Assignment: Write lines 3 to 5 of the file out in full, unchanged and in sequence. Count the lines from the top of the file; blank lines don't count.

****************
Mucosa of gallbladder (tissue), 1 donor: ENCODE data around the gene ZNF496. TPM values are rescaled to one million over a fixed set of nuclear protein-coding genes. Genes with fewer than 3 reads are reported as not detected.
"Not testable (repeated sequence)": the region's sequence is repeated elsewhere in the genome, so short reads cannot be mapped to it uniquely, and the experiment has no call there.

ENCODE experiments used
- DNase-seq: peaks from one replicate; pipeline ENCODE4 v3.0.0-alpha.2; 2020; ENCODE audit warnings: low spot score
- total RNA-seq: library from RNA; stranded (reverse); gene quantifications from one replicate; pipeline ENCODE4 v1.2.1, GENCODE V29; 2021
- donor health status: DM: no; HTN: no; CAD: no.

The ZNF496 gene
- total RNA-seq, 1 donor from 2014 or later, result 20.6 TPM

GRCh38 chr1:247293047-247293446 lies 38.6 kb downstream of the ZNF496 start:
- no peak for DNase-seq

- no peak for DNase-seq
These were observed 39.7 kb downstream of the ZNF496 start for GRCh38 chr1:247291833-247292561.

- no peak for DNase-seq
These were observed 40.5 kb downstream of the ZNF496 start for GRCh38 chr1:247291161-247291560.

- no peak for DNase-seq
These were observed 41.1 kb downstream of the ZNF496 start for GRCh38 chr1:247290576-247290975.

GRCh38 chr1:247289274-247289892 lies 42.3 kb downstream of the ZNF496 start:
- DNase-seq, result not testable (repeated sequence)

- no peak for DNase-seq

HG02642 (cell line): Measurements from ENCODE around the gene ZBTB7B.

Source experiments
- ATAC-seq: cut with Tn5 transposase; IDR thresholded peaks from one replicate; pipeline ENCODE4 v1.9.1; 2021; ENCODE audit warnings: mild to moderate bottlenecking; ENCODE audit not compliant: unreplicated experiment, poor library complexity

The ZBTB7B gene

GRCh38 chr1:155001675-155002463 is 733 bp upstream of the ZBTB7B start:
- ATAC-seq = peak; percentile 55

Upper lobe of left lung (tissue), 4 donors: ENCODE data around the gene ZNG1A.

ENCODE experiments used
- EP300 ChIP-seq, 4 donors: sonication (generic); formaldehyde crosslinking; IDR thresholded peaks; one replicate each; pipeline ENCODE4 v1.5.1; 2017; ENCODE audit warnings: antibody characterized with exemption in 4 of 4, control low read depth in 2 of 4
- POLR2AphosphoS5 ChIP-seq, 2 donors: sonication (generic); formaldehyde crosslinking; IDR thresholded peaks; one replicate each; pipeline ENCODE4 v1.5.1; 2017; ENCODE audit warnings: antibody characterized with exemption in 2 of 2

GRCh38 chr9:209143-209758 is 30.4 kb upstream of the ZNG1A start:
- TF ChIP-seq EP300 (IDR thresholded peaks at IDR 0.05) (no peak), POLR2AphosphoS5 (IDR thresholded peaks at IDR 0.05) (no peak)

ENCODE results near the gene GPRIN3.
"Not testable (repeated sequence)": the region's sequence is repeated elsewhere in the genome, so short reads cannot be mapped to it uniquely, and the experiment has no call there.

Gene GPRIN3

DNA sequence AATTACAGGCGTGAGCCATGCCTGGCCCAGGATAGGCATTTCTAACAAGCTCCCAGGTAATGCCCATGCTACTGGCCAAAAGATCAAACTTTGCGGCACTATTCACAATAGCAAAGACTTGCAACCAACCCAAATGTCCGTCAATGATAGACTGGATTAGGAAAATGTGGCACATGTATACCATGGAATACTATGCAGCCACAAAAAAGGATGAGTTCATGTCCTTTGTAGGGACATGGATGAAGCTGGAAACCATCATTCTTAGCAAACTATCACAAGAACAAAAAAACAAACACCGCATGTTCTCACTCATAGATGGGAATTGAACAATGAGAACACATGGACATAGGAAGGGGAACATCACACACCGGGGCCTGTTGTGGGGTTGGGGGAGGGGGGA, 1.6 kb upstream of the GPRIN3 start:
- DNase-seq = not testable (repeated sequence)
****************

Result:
ENCODE experiments used
- DNase-seq: peaks from one replicate; pipeline ENCODE4 v3.0.0-alpha.2; 2020; ENCODE audit warnings: low spot score
- total RNA-seq: library from RNA; stranded (reverse); gene quantifications from one replicate; pipeline ENCODE4 v1.2.1, GENCODE V29; 2021